June 15, 2010 Legislation





Alta Bates Hospital in Beserkly, California, has been fined $101,000 for violation of the State's aerosol transmissible disease standard.  The hospital was accused of violating standards that hospitalized two people with bacterial meningitis.  The hospital is appealing the fine. 

Over 100 California hospitals have been fined for not reporting adverse events.  The law states that these events must be reported to the state within 5 days of the event or the hospital will be fined $100 per day for every day over the five.  The hospitals have paid into the California General Fund (a sink hole) over $1 million dollars so far.  The highest fines are to Tri-City in San Diego county that when a new CEO came in found the problems and self reported.  The initial fine was over $130,000 but due to the circumstances was reduced to $76,000.  Salinas Valley Hospital got the highest single fee of $52,800 and they are appealing the fine.  Fourteen of the Kaiser hospitals were fined but all for fewer than 50 days in arrears. 

California has fined UCLA $95,000 for the multiple HIPAA violations in the case of Michael Jackson.  His death certificate was viewed over 300 times illegally.        Top


California has stated that in the past 10 years it has revoked the licenses of 1017 physicians, about 600 for criminal, substance abuse, mental illness or sexual misconduct.  Of those 123 physicians have sought reinstatement of their licenses and 66 were reinstated.  Of the 66 only one had another board discipline problem.  This is a great report.  

Florida has fined a surgeon, Bernard Zaragoza, of Coral Springs $5000 and given him 50 hours of community service for removing a kidney on a patient instead of the gall bladder.  He blamed it on the patient's anatomy and prior surgery on the patient.  The patient died of heart failure thee weeks later. 

Effective now is the new PECOS enrollment for physicians.  Those that do not enroll or who have not enrolled can not order or refer Medicare patients for any DME.  PECOS is not the same as an NPI which is required to bill.  Physicians in order to be enrolled must have filed a 8551 enrollment form since November, 2003.       Top


The US Senate is looking to pass a bill for extending unemployment benefits and adding to this a 2% increase in payments to physicians instead of a 21% decrease.  This is more than the House gave so it would now need to go back to the House for another vote.  They also put back into the bill the money the House took out of the Medicaid package.  This will make it difficult to get the House Blue Dogs to agree to pass the bill.  It is a shame they can not do individual bills so as to not gum up the works.   The Senate did follow the House in not passing any extension for COBRA benefits. 

Since the Senate as yet can not agree on the above bill which includes the delay in the 21% physician decrease in pay, CMS has decided to extend their non payments to providers an additional week to June 17.  We all know it still won't be done by then.  In the meantime physicians will feel the lack of cash flow.  The problem is that the physician pay will add to the national debt and was left off intentionally from the cost analysis of the health reform bill.  Republicans would like not to add to the debt and to offset the physician pay with a reduction somewhere else.  The Democrats want to continue to deficit spend.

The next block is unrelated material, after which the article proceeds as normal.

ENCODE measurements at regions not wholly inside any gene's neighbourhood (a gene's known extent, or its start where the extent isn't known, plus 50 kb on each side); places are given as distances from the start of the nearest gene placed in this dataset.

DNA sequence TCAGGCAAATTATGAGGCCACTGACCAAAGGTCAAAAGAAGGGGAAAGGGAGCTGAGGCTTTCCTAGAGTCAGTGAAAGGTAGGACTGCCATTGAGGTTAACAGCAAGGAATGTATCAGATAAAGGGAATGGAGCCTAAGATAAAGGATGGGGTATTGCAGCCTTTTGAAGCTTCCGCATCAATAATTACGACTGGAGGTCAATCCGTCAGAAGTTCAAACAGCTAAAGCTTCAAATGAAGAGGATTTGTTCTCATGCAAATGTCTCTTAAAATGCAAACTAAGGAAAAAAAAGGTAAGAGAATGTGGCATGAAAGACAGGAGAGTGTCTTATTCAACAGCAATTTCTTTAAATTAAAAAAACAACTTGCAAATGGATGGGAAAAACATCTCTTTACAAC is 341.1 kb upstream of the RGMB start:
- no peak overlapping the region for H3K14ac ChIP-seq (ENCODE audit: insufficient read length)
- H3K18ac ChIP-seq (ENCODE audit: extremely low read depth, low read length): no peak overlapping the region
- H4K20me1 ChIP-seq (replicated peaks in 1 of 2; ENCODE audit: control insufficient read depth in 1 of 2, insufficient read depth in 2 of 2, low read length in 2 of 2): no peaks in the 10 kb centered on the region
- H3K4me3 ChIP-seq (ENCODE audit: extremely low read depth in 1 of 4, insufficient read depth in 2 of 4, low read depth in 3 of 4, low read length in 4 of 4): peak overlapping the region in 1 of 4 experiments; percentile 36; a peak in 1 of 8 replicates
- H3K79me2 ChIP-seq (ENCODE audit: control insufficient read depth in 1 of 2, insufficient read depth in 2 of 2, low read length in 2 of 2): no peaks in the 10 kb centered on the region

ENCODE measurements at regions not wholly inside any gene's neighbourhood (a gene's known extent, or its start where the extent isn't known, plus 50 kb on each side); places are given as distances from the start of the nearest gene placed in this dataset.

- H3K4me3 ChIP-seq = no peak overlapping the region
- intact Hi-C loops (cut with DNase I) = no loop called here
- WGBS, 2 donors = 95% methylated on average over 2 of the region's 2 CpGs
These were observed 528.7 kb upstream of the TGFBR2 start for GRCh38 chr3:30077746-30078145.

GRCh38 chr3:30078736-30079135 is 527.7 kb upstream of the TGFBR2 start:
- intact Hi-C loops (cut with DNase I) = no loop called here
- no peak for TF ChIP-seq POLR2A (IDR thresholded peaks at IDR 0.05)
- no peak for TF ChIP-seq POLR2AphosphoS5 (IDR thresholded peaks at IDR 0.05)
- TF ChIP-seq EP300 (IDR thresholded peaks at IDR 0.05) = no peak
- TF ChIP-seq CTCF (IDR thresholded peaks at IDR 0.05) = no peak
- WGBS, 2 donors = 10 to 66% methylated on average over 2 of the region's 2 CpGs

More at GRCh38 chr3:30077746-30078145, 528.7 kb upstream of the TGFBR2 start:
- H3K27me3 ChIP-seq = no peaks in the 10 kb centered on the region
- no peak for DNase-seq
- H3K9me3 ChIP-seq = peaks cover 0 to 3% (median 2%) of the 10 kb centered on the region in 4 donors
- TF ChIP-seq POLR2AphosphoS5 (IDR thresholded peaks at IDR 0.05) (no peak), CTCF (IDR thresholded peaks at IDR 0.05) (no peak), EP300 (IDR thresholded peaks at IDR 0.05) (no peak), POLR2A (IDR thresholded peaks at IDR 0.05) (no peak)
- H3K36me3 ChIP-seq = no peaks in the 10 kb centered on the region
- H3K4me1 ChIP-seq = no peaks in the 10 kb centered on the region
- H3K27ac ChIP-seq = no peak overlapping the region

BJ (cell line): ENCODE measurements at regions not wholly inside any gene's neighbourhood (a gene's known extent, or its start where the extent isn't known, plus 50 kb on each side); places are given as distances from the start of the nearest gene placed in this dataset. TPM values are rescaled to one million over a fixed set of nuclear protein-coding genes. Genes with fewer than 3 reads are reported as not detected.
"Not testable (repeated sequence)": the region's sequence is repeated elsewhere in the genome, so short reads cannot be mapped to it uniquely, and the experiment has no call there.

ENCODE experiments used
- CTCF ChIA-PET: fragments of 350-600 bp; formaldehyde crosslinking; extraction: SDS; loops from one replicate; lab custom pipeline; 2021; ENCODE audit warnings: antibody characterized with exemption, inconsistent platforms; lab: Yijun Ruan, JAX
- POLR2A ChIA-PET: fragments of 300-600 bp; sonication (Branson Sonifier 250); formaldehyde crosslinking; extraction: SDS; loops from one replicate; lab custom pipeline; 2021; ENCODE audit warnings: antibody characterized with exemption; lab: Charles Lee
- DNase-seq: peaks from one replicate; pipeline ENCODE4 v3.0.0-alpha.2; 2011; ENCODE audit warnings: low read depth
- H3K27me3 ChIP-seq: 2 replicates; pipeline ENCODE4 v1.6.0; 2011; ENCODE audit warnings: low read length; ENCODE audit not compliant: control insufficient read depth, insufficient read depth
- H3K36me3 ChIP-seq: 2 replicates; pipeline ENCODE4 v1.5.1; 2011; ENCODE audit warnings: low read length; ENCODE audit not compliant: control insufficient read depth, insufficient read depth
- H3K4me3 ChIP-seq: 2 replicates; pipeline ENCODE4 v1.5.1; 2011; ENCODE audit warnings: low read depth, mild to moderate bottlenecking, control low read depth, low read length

Remember when Obama said the health law would not make anyone change their plans.  He did not speak with straight tongue.  The White House announced that new rules would affect small businesses from keeping their current insurance.  If any business does much changing in their insurance they would lose their grandfather status and lose a partial exemption to the health care plan.  This means they would lose the ability to not provide free preventative measures and "essential" health benefits as stated by the Feds. This would raise their premiums significantly. 

The first part of Obamacare is in action.  The checks for $250 have been mailed to those who have already reached the doughnut hole in Medicare Part D.  Now the states are reaching down to get those checks from the people who the state has paid the money for them when they reached the doughnut hole.  Vermont is the first state to go after the money that they paid out and the people didn't.

New York has passed a bill to allow the state to regulate insurer's fees.  Insurers must apply to the state to allow them to raise fees.  The bill seems to be aimed at HMOs in the state who have made big profits.  The new law requires insurers to spend 82% on medical care up from 75%.  The state must give an actuarial reason for the denial and if it doesn't act within 60 days the increase is deemed granted.  

Missouri has a new law signed by the Governor mandating autism coverage.  Group insurance regulated by the state must cover up to $40,000 a year for diagnosis and behavioral therapy up to adulthood.  This bill specifically requires ABA.  This is the 21st state to mandate the coverage.  There is also a cost of living escalator in the bill.  No one knows how much this will raise premiums for all Missouri citizens.     Top


DISCLAIMER: Although this article is updated periodically, it reflects the author's point of view at the time of publication. Nothing in this article constitutes legal advice. Readers should consult with their own legal counsel before acting on any of the information presented.